Thursday, 3 July 2008

Philosphy in Schools

http://education.guardian.co.uk/schools/story/0,,2288603,00.html

I think this is a fantastic idea. Good reasoning, the quality of an arguament and deabting issues that have no clear yes or no is something that I frequently feel is missing from society.

In the interest of putting forward an opposite arguament (and hence not giving a clear yes or no) it could be very hard to teach issues such as morality without the teacher letting their own feelings get forced onto the class, as I remember happening once at school when we were 'forming a country' in sixth form.

Anyway, what do you guys (especially new teacher bambi) think?

6 comments:

TheTelf said...

It's a good idea in theory - anything that provokes more logical argument and abstract discussion from a young age is fine with me, though some of that should certainly come at home, too.

I'd be interested to see how well younger kids pick up on philosophical concepts - whether they are willing to argue a point, or whether they just accept whatever they're told. Though teaching kids to question everything and argue every point down to the wire is possibly something their parents might not appreciate.

If it can impart a mindset of critical thinking, though, then it's absolutely something to be considered.

Your point about the teacher's own views coming into it is a very valid one too, James, though it's certainly not limited to the philosophy classroom.

What's the Sixth Form country thing you were thinking of?

James said...

It was a whole 6th form thing where we pretended we'd founded a country and were debating the laws it should have. Basically one of the geography teachers, whose name I forget, completely sided with one side of each issue and tried to force it on everyone so that when we voted on it everyone went with him. I ended up voting against him as a silent protest.

There was also Mr Carter pushing his green views in biology.

That said it's must be pretty hard to sit back and listen to kids' uninformed opinions of the world without stepping and 'correcting' them.

TheTelf said...

Huh, I really don't remember that at all :s

Agree with your last point - would be difficult to watch kids setting up an ultra-conservative theocracy without wanting to get stuck in and point out how wrong they were.

immedia reaction said...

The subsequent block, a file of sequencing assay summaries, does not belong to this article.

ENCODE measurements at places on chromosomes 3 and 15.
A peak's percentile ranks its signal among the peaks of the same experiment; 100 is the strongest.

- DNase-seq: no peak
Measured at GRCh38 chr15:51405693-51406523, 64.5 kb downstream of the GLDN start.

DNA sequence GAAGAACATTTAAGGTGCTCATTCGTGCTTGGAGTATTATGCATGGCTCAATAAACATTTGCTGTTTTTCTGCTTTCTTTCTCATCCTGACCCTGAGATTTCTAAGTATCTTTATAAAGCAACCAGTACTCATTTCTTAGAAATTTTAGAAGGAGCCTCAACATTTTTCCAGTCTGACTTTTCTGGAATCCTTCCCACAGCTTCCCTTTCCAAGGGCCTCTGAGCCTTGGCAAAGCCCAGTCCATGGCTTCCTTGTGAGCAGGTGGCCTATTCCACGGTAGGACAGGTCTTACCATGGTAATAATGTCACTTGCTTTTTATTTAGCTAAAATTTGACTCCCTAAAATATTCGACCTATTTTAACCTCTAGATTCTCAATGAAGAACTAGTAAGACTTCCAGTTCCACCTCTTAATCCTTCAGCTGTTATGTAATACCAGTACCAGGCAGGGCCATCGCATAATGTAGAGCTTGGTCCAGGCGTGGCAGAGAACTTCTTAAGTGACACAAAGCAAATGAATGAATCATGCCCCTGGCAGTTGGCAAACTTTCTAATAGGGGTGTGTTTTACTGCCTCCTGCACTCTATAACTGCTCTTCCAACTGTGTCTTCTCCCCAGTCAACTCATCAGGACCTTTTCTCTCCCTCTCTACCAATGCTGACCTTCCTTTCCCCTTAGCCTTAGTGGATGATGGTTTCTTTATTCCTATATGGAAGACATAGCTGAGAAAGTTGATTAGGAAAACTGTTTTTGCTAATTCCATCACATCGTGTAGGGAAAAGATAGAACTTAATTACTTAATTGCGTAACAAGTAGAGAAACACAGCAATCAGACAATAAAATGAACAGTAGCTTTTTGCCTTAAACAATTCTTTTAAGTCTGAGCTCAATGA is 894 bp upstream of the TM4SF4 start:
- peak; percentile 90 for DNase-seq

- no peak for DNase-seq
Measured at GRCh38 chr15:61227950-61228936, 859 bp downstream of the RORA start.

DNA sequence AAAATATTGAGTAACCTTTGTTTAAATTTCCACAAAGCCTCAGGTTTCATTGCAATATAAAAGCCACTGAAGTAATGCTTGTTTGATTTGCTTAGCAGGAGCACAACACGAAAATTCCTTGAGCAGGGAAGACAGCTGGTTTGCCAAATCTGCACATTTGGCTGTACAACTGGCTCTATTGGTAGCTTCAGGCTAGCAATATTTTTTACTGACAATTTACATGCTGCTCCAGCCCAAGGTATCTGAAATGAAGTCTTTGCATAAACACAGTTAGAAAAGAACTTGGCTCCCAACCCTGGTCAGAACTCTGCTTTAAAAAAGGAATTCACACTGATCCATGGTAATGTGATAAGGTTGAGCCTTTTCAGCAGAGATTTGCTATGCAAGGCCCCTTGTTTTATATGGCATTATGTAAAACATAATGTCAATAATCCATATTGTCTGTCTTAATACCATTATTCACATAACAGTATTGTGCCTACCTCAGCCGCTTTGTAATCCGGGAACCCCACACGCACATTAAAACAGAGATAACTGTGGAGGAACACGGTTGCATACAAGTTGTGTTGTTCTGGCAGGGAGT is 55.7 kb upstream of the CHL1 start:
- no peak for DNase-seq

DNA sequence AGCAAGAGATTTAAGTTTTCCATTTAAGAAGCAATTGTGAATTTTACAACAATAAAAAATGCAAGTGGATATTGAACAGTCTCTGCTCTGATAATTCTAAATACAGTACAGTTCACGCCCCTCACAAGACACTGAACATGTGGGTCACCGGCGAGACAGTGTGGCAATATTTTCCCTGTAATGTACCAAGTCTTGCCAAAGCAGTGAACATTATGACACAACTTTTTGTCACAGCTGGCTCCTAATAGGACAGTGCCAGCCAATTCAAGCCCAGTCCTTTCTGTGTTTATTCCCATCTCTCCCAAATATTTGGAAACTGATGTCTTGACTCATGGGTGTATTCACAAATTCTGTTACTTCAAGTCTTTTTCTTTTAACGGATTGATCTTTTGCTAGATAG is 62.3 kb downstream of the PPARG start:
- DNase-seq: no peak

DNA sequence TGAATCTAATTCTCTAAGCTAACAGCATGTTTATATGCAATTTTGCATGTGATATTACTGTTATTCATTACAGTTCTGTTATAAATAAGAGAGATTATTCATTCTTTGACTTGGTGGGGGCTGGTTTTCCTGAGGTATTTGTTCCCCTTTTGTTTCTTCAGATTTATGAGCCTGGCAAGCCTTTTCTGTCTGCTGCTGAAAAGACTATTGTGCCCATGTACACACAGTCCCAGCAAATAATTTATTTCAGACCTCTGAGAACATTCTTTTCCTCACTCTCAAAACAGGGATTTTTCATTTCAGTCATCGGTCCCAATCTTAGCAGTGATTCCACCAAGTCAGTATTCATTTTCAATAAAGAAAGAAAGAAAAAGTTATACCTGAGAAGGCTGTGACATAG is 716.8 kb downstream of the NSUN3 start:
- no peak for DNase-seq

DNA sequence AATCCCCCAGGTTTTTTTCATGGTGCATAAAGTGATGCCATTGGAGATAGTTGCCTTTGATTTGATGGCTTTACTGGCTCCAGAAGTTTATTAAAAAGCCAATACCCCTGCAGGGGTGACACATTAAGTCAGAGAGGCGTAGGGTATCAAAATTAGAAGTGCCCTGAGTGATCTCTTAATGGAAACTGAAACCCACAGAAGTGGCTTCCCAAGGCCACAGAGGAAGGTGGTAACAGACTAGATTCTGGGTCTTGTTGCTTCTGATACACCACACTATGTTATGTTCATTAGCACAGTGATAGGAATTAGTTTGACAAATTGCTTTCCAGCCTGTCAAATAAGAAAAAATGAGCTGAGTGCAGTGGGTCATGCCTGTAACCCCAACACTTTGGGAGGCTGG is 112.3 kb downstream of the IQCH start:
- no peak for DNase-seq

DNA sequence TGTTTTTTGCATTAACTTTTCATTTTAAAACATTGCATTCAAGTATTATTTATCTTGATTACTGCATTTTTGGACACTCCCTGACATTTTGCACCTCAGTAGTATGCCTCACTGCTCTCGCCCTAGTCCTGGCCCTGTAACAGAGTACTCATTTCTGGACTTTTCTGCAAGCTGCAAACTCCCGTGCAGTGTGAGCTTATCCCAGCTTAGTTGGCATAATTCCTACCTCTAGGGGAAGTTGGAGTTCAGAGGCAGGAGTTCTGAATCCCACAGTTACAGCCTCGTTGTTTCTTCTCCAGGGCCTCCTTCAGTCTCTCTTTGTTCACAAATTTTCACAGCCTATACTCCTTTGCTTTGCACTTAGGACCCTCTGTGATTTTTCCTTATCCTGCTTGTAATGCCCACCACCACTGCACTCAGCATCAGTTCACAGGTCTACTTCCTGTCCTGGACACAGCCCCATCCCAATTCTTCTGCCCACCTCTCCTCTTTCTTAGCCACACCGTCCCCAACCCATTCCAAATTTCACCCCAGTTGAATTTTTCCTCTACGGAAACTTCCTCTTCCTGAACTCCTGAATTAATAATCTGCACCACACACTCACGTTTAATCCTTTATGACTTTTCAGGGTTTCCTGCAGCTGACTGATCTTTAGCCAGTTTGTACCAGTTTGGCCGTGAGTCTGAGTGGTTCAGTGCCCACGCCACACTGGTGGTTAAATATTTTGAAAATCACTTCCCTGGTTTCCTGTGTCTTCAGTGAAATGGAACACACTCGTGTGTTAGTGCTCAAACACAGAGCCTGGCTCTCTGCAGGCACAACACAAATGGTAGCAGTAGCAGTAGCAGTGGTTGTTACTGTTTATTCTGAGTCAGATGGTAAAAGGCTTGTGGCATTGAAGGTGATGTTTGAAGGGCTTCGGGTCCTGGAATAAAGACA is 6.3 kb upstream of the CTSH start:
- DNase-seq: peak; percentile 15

I think it sounds like a good idea, they should teach rhetoric and debating as well :)

The Big LeBamski said...

Sounds to me like several of the things they are proposing are (or should be) already enacted in schools. "Fairness, morality and punishment" are all covered under the Citizenship/PSHE umbrella; as for the interpretation of literature in a philosophical way, I'd hope that any decent English teacher would try to do that with every class, albeit to varying degrees of complexity.

I'm not averse to the teaching of Philosophy in schools. However, I think that introducing it as another subject, compulsory or otherwise, is the wrong way to do it. The National Curriculum has just had a major revision which comes into effect for Year 7 in September, and one of the key things it is proposing is more cross-curricular work to break down the segmentation of schooling into discrete subjects. I think if Philosophy is introduced, it should be done in a drip-feed fashion into all subjects, rather than creating yet another subject with a set of exams at the end.

As for pupils making uninformed choices and teacher intervention, there's room for both. One of the best ways to show pupils why something doesn't work is to let them try it, see it not working and engage with why it didn't work. Additionally, teachers are generally in the job because they want to pass something on to their pupils, and this will inevitably contain part of their own personality and opinion. It's then the pupil's prerogative to decide whether they agree or disagree with the teacher. I'm sure there were teachers when you were at school who you thought talked a load of bollocks, but others thought were really clever and insightful, and vice versa.

Anyway, that's my ramble :-D

TheTelf said...

It's not exactly the same thing, but one of my friends has set up a kind of coaching organisation that travels around schools teaching children to debate, form persuasive arguments and speak publicly. So I thought I'd plug that, while we're roughly on the subject. :P